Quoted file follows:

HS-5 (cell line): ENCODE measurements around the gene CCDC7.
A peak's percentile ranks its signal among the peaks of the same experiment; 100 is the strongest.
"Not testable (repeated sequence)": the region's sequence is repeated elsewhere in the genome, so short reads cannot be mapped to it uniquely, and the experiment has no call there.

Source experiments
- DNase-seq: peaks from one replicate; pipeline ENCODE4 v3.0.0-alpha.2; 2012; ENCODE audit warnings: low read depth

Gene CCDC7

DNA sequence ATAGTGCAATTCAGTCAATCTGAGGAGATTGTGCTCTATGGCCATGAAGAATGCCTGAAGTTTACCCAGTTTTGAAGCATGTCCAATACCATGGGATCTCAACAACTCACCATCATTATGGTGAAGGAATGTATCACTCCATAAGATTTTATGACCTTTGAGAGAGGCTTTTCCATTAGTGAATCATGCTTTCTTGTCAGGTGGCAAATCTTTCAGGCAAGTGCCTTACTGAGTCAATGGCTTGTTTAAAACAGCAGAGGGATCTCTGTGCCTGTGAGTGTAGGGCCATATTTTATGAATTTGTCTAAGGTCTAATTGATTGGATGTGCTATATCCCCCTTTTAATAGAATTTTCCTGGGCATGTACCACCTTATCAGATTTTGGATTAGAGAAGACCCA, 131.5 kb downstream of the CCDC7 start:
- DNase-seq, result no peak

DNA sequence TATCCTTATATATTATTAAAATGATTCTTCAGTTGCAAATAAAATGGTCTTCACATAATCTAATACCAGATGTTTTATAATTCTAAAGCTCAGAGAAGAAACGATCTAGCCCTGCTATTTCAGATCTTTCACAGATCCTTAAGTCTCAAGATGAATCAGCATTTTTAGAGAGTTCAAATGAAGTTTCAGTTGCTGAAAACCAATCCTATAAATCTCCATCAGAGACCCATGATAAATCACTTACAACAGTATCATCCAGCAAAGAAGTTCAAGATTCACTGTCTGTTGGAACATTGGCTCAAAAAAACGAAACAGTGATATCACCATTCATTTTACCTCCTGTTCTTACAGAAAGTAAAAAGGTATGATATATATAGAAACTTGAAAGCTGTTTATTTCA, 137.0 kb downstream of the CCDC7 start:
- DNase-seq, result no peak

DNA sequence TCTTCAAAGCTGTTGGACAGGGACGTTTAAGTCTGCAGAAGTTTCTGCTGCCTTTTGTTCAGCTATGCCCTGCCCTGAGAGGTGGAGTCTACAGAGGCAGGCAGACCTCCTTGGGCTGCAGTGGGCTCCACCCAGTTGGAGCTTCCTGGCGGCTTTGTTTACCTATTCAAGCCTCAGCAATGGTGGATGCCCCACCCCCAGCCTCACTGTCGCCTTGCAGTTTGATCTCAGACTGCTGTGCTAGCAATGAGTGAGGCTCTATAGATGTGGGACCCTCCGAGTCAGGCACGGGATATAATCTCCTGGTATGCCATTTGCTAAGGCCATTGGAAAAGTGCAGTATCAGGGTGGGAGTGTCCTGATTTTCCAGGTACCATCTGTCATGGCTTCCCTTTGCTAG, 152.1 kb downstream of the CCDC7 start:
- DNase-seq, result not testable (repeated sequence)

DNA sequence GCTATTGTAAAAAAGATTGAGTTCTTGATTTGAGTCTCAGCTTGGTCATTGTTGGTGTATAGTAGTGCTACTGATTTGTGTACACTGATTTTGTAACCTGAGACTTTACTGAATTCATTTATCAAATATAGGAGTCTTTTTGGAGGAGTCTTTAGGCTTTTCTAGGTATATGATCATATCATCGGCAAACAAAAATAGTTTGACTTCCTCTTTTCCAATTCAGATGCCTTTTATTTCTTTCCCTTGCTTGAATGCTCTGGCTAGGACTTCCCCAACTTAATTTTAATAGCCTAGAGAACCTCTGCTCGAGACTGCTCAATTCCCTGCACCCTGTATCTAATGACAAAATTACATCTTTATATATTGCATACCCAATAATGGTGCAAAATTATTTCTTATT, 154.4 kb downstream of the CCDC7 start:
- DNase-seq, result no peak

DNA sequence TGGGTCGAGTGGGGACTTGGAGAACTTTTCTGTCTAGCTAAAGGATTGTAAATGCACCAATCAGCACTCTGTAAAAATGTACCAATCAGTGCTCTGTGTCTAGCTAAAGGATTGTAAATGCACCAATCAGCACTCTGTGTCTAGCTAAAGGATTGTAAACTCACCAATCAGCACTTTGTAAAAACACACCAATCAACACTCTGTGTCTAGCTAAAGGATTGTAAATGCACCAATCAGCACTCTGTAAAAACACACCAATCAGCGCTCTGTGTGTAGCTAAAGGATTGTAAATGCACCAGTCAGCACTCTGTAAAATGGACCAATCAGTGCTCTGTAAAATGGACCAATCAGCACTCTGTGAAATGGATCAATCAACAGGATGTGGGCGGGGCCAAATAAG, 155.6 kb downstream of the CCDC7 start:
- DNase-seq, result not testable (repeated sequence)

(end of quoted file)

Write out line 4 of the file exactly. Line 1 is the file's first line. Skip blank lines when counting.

Source experiments